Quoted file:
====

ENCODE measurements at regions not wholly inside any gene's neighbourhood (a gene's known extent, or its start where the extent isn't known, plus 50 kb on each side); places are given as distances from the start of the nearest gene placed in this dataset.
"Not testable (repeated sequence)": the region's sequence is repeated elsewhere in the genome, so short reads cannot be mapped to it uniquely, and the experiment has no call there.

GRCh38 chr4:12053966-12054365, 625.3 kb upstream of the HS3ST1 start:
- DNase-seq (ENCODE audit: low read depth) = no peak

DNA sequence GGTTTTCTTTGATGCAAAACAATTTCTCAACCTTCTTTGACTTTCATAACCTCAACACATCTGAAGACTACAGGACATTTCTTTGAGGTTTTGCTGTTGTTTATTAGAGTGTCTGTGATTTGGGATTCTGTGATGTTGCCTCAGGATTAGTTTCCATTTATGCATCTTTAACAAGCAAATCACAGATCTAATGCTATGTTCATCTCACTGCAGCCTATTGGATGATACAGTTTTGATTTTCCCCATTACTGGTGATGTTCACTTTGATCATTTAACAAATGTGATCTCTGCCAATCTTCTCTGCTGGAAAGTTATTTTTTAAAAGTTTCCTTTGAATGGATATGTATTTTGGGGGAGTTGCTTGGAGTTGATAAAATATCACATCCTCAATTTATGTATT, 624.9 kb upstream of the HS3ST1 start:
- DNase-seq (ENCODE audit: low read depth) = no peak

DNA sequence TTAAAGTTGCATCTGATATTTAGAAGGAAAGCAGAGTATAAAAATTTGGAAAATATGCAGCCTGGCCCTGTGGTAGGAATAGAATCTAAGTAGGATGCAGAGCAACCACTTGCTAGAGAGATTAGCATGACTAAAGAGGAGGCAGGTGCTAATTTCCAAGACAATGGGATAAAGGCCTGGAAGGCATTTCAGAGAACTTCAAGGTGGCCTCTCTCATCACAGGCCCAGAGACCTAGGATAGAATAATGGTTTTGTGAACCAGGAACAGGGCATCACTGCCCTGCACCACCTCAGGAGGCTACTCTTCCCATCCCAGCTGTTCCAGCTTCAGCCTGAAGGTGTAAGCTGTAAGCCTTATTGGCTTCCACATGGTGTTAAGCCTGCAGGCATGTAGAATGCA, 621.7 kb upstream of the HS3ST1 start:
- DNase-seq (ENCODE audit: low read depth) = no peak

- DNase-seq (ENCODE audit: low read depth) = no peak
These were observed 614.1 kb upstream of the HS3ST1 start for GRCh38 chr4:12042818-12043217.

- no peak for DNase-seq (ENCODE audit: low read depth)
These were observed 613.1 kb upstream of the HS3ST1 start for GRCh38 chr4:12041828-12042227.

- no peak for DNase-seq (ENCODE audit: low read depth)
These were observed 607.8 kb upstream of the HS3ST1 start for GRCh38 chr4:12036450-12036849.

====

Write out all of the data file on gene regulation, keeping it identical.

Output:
ENCODE measurements at regions not wholly inside any gene's neighbourhood (a gene's known extent, or its start where the extent isn't known, plus 50 kb on each side); places are given as distances from the start of the nearest gene placed in this dataset.
"Not testable (repeated sequence)": the region's sequence is repeated elsewhere in the genome, so short reads cannot be mapped to it uniquely, and the experiment has no call there.

GRCh38 chr4:12053966-12054365, 625.3 kb upstream of the HS3ST1 start:
- DNase-seq (ENCODE audit: low read depth) = no peak

DNA sequence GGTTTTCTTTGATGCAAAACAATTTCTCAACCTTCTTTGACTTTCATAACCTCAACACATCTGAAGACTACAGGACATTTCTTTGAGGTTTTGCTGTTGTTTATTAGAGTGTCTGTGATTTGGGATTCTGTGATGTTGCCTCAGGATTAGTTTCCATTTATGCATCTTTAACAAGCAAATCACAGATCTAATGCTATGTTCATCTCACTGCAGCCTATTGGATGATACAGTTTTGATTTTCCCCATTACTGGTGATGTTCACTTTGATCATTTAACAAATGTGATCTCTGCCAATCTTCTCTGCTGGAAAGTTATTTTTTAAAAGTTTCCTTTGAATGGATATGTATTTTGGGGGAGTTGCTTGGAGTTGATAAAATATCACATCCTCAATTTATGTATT, 624.9 kb upstream of the HS3ST1 start:
- DNase-seq (ENCODE audit: low read depth) = no peak

DNA sequence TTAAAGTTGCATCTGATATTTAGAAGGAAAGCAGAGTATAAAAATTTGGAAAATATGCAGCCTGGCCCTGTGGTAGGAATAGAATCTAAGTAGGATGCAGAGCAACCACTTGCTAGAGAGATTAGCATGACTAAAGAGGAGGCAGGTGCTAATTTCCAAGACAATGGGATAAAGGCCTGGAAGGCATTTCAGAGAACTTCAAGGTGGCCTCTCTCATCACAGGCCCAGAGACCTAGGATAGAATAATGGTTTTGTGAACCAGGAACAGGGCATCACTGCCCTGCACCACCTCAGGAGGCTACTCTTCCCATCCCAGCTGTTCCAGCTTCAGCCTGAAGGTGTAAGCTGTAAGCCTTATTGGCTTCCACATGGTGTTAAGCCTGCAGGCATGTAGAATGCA, 621.7 kb upstream of the HS3ST1 start:
- DNase-seq (ENCODE audit: low read depth) = no peak

- DNase-seq (ENCODE audit: low read depth) = no peak
These were observed 614.1 kb upstream of the HS3ST1 start for GRCh38 chr4:12042818-12043217.

- no peak for DNase-seq (ENCODE audit: low read depth)
These were observed 613.1 kb upstream of the HS3ST1 start for GRCh38 chr4:12041828-12042227.

- no peak for DNase-seq (ENCODE audit: low read depth)
These were observed 607.8 kb upstream of the HS3ST1 start for GRCh38 chr4:12036450-12036849.